Spring 2012 / MW 12:30-1:45pm / Kimmel Center 803

Laura Portwood-Stacer, PhD


Office: East Building (239 Greene St), 3rd Floor (rm. 308)

Office Hours: M/W 2:15-3:15pm, T/TH by appointment

Teaching Assistant: Tanya A. Cornejo


Course blog:

Course Twitter Hashtag: #csmt12

My Twitter handle: @lportwoodstacer

Tanya’s Twitter handle: @mstanyacornejo


Course Description

This course will examine “social media” from a cultural perspective, with a focus on how media technologies figure in practices of everyday life and in the construction of social relationships and identities. We will work from an expansive definition of what constitutes “social media,” considering social network sites, smartphone apps, and online games, among other technologies. Questions we will consider include: What tools can we use to study the place of social media in culture? How can social media enable the formation of community? How is identity performed in/with social media? How are constructions of youth, gender, race, ethnicity, and sexuality mediated through social media technologies? Can social media technologies be a vehicle for political activism? What are the commercial uses of social media? What are the ethical issues associated with social media technologies? Is it possible to refuse social media? The course itself will involve communication in social media channels in addition to the traditional seminar format, thus we will be actively participating in the phenomena under study as we go.

Course Objectives

Upon completion of this course, students will be able to:

  • Identify and critique instances of technological determinism in popular discourse on social media technologies
  • Critically evaluate methodologies employed by studies of social media use
  • Describe social media practices among various social groups, differentiated by age, gender, race, and sexual identity, among others
  • Understand performances of identity in social media
  • Critically evaluate the potential for social media technologies to facilitate the formation of identities, communities, activist movements, and consumer markets
  • Articulate some of the ethical problems posed by emerging social media technologies
  • Apply each of the above skills and concepts to their own real-life observations of social media use


Most of the readings will be posted as PDFs or links on the course Blackboard site. You should also purchase the following book:

Baym, N. (2010). Personal Connections in the Digital Age. Cambridge, UK: Polity.

Requirements (and weight in course grade)

Blog Posts (16%)

Blog Responses (12%)

Class twitter feed participation (7%)

Midterm Exam (15%)

Final Exam (20%)

In-class quizzes/activities (10%)

Book Review (10%)

Attendance/Participation (10%)

Blog Posts: There are four required blog posts, which will require you to make connections between course readings/theories and your own observations/experiences of social media. Your posts should be designed to provoke responses and discussion among your classmates.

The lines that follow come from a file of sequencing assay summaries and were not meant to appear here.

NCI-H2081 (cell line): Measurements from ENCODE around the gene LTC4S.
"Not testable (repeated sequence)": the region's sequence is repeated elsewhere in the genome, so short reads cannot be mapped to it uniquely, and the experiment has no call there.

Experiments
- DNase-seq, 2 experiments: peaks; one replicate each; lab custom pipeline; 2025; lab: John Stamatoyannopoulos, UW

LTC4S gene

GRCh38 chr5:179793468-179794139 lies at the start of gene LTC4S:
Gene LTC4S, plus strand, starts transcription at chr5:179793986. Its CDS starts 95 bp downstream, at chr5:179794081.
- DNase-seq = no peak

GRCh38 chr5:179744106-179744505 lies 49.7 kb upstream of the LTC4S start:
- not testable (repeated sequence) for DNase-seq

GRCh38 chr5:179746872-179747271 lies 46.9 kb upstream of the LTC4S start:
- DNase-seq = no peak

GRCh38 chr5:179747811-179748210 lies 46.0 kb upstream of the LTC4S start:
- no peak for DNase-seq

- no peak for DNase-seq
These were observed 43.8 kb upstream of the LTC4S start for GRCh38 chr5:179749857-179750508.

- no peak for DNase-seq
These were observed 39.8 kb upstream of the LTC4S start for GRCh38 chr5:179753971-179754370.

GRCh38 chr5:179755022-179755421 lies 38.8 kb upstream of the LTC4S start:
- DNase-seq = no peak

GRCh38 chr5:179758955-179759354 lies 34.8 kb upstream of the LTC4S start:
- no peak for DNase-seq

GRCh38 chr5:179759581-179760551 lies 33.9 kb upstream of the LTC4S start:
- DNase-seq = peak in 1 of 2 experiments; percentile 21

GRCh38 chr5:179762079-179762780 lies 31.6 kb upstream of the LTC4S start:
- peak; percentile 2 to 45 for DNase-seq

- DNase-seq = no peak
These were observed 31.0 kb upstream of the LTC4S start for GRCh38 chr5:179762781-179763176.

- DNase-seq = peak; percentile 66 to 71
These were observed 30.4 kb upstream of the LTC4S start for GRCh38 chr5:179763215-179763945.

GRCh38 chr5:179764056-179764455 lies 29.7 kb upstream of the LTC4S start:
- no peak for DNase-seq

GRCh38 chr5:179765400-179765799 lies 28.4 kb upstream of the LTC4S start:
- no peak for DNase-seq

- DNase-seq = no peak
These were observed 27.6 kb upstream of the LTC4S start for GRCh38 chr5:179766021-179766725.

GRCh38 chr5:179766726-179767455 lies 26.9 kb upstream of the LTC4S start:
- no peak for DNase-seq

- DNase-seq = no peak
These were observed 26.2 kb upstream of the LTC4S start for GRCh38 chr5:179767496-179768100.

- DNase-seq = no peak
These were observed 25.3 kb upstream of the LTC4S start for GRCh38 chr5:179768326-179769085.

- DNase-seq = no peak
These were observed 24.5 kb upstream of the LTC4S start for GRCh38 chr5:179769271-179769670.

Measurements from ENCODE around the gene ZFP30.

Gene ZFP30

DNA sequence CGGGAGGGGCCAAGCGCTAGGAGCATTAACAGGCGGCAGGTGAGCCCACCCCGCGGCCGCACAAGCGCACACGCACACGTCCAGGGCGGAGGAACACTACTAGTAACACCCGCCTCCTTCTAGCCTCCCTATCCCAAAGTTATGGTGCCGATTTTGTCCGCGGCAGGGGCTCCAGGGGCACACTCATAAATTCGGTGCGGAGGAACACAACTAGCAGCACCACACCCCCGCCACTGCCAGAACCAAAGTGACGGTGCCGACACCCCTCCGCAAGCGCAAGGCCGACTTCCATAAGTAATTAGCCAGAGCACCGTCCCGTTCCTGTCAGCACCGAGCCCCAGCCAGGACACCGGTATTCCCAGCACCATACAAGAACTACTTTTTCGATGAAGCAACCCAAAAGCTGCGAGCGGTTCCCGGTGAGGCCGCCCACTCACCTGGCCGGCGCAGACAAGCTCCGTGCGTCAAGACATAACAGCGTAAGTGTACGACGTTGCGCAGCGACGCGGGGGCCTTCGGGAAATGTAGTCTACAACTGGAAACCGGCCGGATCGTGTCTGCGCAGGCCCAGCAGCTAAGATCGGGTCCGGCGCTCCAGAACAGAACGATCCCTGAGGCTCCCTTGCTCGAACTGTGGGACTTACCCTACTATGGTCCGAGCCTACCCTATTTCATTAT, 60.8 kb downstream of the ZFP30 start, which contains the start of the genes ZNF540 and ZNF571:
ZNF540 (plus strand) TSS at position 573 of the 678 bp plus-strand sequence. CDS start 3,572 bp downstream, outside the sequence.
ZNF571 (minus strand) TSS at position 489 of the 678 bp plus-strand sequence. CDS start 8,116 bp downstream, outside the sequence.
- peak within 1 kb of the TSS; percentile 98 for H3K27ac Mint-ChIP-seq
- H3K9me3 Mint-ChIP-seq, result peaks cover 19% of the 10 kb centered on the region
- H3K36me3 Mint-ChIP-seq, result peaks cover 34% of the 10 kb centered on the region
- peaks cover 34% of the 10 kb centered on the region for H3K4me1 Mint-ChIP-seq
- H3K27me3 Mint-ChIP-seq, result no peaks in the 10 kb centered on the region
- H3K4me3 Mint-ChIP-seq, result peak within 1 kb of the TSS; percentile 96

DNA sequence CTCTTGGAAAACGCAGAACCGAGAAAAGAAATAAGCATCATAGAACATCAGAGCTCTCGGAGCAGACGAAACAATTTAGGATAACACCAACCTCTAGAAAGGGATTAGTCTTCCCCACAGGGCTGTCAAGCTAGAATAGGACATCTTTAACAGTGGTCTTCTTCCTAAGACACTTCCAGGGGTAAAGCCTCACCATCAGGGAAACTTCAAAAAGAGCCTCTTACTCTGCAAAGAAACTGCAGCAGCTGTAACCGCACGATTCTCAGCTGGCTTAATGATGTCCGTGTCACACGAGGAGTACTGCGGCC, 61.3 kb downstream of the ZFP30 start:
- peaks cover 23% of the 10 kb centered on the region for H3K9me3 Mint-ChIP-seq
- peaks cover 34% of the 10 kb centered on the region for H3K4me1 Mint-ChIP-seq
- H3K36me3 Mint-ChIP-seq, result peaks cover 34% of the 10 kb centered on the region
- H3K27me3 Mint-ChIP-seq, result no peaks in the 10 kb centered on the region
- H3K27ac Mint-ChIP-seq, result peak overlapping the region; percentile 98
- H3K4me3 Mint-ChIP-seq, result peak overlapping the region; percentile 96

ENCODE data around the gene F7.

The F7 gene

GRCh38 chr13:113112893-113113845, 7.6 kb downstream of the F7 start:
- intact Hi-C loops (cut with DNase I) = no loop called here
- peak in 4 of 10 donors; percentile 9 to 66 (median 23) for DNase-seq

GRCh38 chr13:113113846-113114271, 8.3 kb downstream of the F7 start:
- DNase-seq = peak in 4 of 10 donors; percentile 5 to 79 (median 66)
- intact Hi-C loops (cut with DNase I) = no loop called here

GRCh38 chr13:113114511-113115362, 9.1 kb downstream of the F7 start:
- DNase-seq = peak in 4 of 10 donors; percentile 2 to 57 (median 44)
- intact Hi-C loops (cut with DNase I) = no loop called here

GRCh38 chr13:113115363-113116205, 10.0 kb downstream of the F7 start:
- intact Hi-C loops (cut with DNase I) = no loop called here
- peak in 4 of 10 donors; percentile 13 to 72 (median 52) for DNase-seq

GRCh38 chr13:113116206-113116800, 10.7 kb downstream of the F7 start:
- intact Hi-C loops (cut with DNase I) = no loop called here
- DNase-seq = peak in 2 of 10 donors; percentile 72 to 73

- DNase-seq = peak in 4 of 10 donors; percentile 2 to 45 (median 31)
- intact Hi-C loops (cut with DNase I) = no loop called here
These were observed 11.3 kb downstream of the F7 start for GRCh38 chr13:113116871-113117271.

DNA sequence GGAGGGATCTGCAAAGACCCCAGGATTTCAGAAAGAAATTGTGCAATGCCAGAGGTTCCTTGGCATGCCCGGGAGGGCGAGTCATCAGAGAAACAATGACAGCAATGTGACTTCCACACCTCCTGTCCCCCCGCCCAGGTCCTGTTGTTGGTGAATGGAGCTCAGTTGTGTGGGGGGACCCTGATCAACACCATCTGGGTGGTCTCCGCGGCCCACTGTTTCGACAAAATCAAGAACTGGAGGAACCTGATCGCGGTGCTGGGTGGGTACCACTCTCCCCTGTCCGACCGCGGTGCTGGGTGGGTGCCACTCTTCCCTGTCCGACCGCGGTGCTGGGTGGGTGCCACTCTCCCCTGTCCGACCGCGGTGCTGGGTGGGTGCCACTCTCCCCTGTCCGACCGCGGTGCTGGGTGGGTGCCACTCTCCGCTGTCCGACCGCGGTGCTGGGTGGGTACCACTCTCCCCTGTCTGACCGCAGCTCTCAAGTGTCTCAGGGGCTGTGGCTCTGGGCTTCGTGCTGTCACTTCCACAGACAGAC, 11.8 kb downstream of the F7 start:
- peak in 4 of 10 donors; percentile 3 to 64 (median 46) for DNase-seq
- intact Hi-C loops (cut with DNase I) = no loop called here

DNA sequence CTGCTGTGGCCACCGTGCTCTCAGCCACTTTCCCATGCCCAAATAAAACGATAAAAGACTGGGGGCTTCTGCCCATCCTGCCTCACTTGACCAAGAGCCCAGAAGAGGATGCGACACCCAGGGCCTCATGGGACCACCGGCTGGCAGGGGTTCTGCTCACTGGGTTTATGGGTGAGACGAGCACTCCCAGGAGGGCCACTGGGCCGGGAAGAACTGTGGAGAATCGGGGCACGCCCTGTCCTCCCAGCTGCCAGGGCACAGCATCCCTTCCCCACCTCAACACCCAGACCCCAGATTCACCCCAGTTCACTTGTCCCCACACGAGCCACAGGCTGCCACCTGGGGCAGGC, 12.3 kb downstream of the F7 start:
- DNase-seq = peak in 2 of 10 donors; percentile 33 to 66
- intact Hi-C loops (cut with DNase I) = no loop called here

Blog Responses: After each round of blog submissions, you should read/skim over your classmates’ posts and respond to at least one of them. Your response should be substantive and thought-provoking. For instance, you may want to pose a question back to the original poster. Extra credit may be awarded for particularly generative posts/responses.

Class twitter feed participation: We will hold an ongoing conversation about our observations of social media in contemporary culture in the form of a class Twitter feed. You may either use your current Twitter username or create one specifically for this course. Tweets should be personal thoughts/insights/questions, responses to readings or lectures, and/or links to relevant material on the web, and should include the course hashtag (#csmt12). You must post at least 2 course-relevant tweets per week.


Midterm Exam: The midterm will be an in-class exam based on lectures and assigned readings from the first half of the course.

Final Exam: The final exam will be a take-home essay exam. It will be focused on lectures and assigned readings from the second half of the course, but will also require you to make connections across material from the entire term.

In-class Quizzes/Activities: From time to time we will have unannounced quizzes and activities based on the readings and lectures. Your scores on these will be averaged at the end of the semester. There will be no make-ups offered on these – you must be in class to complete them and receive credit.

Book Review: During the second half of the class you will be required to read a trade press book of your choice related to social media and marketing/business. The book review assignment will ask you to evaluate the book in light of and with reference to other course material you have read. A prompt will be distributed in class two weeks in advance of the due date.

Attendance/Participation: You are allowed 4 absences, no questions asked. After that, any absences will result in a one-percent reduction in your course grade per absence. All students are expected to actively participate in class sessions. This means coming to class prepared by having done all the readings, bringing assigned readings to class, paying attention during all lectures and screenings, asking thoughtful questions, and sharing personal insights when appropriate. Your participation grade is assessed above and beyond your attendance; just showing up to class will not earn you any participation points. Spending class time on your laptop or cell phone engaged in non-class activities will negatively affect your participation grade. You may think we don’t notice, but we do.